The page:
Let’s say you run JPMorgan Chase & Co.’s mortgage department, and you’ve just settled a massive lawsuit that claims you forged documents in foreclosure proceedings. You’ve agreed to identify victims and pay them up to $125,000 each. Now, who could you hire to play a role in that process that might call into question the legitimacy of your commitment to finding all the victims and shelling out all those $125,000 checks? Someone who formerly played a leading role at Countrywide Financial Services, the company whose name has become virtually synonymous with abusive lending practices, no doubt. How about Rebecca Mairone?
Mairone works with JPMorgan’s program to identify and compensate victims of foreclosure abuse. But on Oct. 24, the Department of Justice identified her in a complaint filed in a federal district court alleging a massive fraud at Countrywide, where she worked before JPMorgan. Mairone was chief operating officer at Countrywide and was involved in overseeing employees who underwrote mortgage loans and sold them to the government-sponsored enterprises Fannie Mae and Freddie Mac. The Justice Department alleges that a “streamlined” loan-program initiated by Countrywide in 2007 eliminated quality controls and led to the origination and sale to Fannie and Freddie of defective loans that had obvious problems. Mairone, according to the allegations, failed to heed repeated warnings and internal reviews indicating that Countrywide was foisting bad mortgages on Fannie and Freddie. Internally, the streamlined loan program was called “the Hustle,” referring to the speed with which Countrywide originated and sold bad loans. By knowingly selling defective loans to Fannie and Freddie and eliminating its quality controls even while telling Fannie and Freddie that it was tightening its standards, Countrywide defrauded Fannie and Freddie — and ultimately U.S. taxpayers — of over a billion dollars, according to the Justice Department lawsuit.
If the government’s allegations are true, JPMorgan appears to have hired a manager who turned a blind eye to, and perhaps affirmatively enabled, fraudulent practices at Countrywide.
The foreclosure victim program that Mairone now works with at JPMorgan was established as part of a legal agreement by banks in the massive “robo-signing” scandal. That’s where banks fabricated documents necessary for foreclosure, often hiring unqualified personnel to act as veritable robots to sign thousands of fabricated foreclosure processing documents a day. The settlement requires banks to identify victims of the robo-signing scandal, and pay them as much as $125,000.
That a manager involved in JPMorgan’s foreclosure victim identification program allegedly looked the other way when confronted with high-risk and potentially fraudulent practices at Countrywide hardly inspires confidence in its commitment to identify and compensate its own fraud victims. In fact, the foreclosure victim problem is rife with such conflicts of interest at many banks, as ProPublica identified.
After the robo-signing scandal broke in October 2010, House financial services subcommittee Chair Maxine Waters (D-Calif.), held a hearing on Nov. 18. Among the witnesses invited from the major banks was Mairone, who testified on behalf of Bank of America (which she joined when Bank of America purchased Countrywide). Identifying herself as Bank of America’s “default servicing executive,” she testified, “We have worked for two years since our acquisition of Countrywide to aggressively respond to more than a million customers in distress.” Mairone failed to inform the congressional committee of her role in the very Countrywide mortgage-making that put these customers in distress.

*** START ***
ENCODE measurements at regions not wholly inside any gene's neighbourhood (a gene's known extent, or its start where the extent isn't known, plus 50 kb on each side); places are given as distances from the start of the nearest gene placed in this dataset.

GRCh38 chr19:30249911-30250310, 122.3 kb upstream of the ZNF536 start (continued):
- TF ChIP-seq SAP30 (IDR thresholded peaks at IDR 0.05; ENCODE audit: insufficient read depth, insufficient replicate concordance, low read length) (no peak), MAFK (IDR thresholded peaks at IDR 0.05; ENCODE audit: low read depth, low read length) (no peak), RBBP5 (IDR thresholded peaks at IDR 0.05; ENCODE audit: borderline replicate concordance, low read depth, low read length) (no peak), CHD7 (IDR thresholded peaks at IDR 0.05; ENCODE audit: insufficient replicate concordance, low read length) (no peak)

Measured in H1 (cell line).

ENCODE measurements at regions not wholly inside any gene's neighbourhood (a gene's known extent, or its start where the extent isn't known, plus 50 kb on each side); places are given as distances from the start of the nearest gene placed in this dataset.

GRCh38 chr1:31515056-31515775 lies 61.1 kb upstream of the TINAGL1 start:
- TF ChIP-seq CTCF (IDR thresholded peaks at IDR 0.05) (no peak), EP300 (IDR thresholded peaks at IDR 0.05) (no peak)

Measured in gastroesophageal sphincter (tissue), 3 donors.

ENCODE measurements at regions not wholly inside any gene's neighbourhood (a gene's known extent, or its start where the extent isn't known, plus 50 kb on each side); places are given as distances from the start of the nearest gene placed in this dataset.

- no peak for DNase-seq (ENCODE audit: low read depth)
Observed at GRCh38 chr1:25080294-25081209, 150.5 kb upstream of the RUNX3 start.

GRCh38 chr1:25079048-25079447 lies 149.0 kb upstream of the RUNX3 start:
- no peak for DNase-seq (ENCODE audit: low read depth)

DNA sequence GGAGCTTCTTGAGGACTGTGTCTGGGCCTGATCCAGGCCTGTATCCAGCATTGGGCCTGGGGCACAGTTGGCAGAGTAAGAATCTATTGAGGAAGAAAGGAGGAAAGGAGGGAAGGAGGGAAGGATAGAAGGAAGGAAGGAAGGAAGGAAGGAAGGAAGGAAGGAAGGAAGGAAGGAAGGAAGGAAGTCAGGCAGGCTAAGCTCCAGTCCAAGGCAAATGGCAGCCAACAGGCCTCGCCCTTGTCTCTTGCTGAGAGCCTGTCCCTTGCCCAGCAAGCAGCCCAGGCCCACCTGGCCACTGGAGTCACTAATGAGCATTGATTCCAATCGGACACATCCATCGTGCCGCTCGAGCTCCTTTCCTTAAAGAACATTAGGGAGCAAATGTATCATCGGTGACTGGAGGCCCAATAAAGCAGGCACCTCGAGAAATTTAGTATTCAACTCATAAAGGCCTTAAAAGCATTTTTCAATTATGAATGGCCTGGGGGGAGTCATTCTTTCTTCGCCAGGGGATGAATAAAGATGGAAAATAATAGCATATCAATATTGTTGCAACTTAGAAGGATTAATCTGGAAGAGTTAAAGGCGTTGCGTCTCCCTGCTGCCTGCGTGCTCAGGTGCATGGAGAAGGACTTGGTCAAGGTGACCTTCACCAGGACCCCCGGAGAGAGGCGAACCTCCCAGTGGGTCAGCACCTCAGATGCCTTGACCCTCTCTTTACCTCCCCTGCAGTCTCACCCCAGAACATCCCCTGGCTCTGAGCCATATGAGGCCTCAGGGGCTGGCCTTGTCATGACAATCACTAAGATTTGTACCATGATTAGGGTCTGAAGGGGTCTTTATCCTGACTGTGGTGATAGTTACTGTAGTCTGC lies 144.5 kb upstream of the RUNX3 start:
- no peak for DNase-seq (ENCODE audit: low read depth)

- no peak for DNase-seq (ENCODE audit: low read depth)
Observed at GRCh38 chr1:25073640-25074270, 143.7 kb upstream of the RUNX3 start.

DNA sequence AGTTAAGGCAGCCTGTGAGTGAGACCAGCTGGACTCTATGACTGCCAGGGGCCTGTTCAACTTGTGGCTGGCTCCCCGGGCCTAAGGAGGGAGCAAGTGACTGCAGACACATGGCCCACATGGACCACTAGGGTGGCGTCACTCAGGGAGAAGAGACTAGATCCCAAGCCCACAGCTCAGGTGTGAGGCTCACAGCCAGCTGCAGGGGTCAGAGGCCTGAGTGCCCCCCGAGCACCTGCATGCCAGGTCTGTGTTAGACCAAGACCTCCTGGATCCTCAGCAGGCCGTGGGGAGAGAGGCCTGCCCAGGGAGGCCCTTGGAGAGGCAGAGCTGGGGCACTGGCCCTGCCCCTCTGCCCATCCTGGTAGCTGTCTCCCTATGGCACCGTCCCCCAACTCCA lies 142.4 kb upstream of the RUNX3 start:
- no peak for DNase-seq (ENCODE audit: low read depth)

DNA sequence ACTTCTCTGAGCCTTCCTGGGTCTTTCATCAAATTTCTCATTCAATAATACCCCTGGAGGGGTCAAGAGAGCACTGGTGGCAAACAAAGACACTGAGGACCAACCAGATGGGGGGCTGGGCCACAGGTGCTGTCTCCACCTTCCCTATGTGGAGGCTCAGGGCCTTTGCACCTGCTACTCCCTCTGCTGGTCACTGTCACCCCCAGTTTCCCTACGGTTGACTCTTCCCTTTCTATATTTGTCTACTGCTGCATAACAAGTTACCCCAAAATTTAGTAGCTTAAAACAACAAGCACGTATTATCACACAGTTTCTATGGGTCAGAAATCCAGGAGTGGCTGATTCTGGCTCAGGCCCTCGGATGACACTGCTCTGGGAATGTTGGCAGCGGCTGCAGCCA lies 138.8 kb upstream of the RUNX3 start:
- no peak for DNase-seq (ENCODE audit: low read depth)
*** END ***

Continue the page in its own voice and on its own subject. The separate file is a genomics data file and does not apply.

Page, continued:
Instead of pinning the foreclosure crisis on abusive practices such as those at Countrywide, Mairone blamed “the prolonged economic downturn and sustained high unemployment, coupled with the collapse of the U.S. housing market.”
If the Justice Department’s allegations prove true, Bank of America’s decision to keep Mairone on after its acquisition of Countrywide and direct her to represent it before Congress also raises serious questions. Was Bank of America aware of her involvement in the Hustle? If so, did they intentionally delegate her to testify before Congress, understanding it was in her interest to minimize the role of lender fraud in the mortgage industry collapse?
That JPMorgan would now place Mairone in a position of responsibility in relation to its foreclosure victim program at a minimum creates an appearance that challenges the bank’s commitment to integrity.
Already, the $7 billion loss at the bank’s London office, acknowledged by CEO Jamie Dimon as an “egregious mistake,” precipitated the departures of JPMorgan’s chief investment officer and at least three traders.
Public Citizen also called for the termination of JPMorgan energy executive Blythe Masters “if allegations made by the California Independent System Operator Corporation (CAISO) are true and it is confirmed that she had managerial responsibility” for a JP Morgan affiliate that the government claims bilked customers of $73 million. On Nov. 14, the federal government suspended JPMorgan’s electrical-trading authority, saying it filed false information with regulators.
If the Justice Department’s allegations about Mairone stick, it will be yet another black eye for JPMorgan’s already shaky reputation for integrity and management excellence.
Bart Naylor is Public Citizen’s financial policy reform advocate. You can follow him at @BartNaylor.